Comparison of Magnetic Resonance Coronary Angiography (MRCA) With Coronary Computed Tomography Angiography (CTA)
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|ClinicalTrials.gov Identifier: NCT03768999|
Recruitment Status : Not yet recruiting
First Posted : December 7, 2018
Last Update Posted : July 10, 2019
Magnetic resonance coronary angiography (MRCA) has its advantage in its ability to assess the coronary artery morphology without radiation or contrast media. The clinical application of MRCA is still challenging mainly because of technical limitations such as: its time-consuming image acquisition, inconsistent image quality, and low spatial resolution. Optimization of MRCA image acquisition method is in progress and compressed sensing (CS) with post-processing (de-noising) by deep learning reconstruction (DLR) is promising to solve these problems.
The lack of a consensus method to assess the coronary stenosis on MRCA is another issue. Generally, a stenosis in MRCA is observed as a signal intensity (SI) drop along the artery compared to the healthy segments. A previous study has reported from its comparison of MRCA with coronary angiography (CAG) that the SI drop of 35% in MRCA stenosis lesion corresponded to the significant stenosis in CAG. Although this SI drop phenomenon was not observed in a different study on chronic total obstruction cases. One of the hypothesized reasons is that the SI drop in MRCA is affected not only by the stenosis severity but also the plaque characteristics, which is not assessable by CAG. To investigate this hypothesis coronary CTA is needed, which is a robust modality to assess coronary stenosis and plaque characteristics. Comparison between MRCA with CTA has the potential to give better information for developing a robust method to assess MRCA.
In this study, the investigators aim to evaluate the feasibility of MRCA scanned with optimized protocol and post-processing, and to develop robust coronary artery assessment method on MRCA, by comparison with clinical coronary CTA.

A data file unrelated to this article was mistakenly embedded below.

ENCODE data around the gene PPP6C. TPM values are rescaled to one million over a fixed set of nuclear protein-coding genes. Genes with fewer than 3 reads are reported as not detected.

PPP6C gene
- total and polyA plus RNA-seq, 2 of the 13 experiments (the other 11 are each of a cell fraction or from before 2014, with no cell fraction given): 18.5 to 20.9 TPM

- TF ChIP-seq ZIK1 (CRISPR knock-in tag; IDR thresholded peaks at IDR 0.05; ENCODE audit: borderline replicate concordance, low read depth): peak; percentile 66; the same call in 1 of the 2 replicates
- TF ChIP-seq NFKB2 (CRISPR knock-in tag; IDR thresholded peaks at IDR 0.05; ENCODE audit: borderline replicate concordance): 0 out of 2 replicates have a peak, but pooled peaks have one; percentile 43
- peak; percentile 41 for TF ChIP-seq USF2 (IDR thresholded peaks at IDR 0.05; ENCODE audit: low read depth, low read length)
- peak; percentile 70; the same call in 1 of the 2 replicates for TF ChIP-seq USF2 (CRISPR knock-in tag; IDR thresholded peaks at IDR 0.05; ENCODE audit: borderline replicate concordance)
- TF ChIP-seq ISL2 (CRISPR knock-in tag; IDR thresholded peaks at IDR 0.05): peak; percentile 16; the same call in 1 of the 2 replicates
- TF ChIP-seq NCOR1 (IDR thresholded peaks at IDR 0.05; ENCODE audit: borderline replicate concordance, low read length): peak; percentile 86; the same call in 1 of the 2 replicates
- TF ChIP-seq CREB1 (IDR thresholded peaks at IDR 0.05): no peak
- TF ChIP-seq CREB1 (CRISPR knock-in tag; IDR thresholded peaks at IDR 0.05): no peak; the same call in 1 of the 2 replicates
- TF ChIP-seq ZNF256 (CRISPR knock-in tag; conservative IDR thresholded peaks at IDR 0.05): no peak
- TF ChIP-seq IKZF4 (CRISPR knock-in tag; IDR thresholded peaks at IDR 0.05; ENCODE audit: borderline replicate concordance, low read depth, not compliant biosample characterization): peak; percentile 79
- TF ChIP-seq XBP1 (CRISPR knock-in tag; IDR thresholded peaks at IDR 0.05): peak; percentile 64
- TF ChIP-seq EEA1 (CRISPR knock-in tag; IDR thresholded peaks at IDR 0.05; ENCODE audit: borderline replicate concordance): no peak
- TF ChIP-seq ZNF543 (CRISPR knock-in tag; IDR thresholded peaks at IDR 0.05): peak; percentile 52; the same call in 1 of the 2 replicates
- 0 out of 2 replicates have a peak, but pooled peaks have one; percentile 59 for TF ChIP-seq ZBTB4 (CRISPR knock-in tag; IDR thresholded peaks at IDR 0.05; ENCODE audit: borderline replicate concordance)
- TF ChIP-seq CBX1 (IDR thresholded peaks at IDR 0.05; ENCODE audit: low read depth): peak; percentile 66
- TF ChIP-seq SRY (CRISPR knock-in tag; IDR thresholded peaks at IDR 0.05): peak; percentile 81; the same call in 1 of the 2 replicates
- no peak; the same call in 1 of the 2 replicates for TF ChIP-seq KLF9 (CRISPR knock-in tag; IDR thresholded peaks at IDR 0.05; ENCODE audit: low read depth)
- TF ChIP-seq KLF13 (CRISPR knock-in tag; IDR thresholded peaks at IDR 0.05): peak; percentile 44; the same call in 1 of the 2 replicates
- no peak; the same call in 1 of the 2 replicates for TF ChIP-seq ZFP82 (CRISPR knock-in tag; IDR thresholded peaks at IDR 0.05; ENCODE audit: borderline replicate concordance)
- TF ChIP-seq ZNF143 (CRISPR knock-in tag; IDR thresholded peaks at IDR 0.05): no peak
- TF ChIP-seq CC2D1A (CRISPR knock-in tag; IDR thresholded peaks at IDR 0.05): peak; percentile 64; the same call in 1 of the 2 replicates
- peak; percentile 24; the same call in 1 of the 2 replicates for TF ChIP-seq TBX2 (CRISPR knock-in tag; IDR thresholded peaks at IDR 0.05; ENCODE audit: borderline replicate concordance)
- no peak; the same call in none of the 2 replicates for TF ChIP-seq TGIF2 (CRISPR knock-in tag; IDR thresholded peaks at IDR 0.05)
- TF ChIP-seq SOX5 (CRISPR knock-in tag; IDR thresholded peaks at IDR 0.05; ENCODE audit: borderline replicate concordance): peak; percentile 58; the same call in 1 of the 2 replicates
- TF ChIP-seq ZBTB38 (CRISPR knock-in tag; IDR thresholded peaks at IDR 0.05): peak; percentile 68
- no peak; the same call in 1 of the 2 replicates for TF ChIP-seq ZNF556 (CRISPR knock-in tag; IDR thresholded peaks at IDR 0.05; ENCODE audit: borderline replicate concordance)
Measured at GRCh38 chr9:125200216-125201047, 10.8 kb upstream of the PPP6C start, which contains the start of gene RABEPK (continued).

|Condition or disease||Intervention/treatment|
|Magnetic Resonance Angiography||Diagnostic Test: Non-contrast magnetic resonance coronary angiography (MRCA)|
Show Detailed Description
|Study Type :||Observational [Patient Registry]|
|Estimated Enrollment :||50 participants|
|Target Follow-Up Duration:||1 Day|
|Official Title:||Development of Magnetic Resonance Coronary Angiography (MRCA) Stenosis Assessment Quantification Method by Comparison With Coronary Computed Tomography Angiography (CTA)|
|Estimated Study Start Date :||September 2019|
|Estimated Primary Completion Date :||April 2020|
|Estimated Study Completion Date :||October 2020|
All participants in the study to receive Non-contrast magnetic resonance coronary angiography (MRCA)
Diagnostic Test: Non-contrast magnetic resonance coronary angiography (MRCA)
Scan non-contrast MRCA and compare the image with clinically scanned coronary computed tomography angiography (CTA).
- The SI drop (%) threshold that corresponds to the significant stenosis in coronary CTA. [ Time Frame: After the last participant MRI scan, up to 6 months ]MRCA signal intensity change compared to the proximal or distal segments of the coronary artery will be measured and compared with corresponding lesion of coronary CTA. The threshold of SI drop (%) which corresponds to the significant stenosis in CTA will be assessed.
- Semi-quantitative image quality assessment score for each segments in MRCA [ Time Frame: After participant's MRI scan, up to 2 weeks ]Image quality assessed by categorical numbers score ranging from 1 to 4 with higher scores indicating better image quality.
- Visible coronary length in MRCA [ Time Frame: After participant's MRI scan, up to 2 weeks ]The length of the coronary arteries in mm that is visually assessable which are compared with coronary CTA
To learn more about this study, you or your doctor may contact the study research staff using the contact information provided by the sponsor.
Please refer to this study by its ClinicalTrials.gov identifier (NCT number): NCT03768999
|Contact: Yoko Kato, MD, Ph.Demail@example.com|
|Contact: Jaclyn C Sesso, BSNfirstname.lastname@example.org|
|United States, Maryland|
|Division of Cardiology, Johns Hopkins University School of Medicine|
|Baltimore, Maryland, United States, 21287|
|Principal Investigator:||Joao AC Lima, MD||Johns Hopkins University|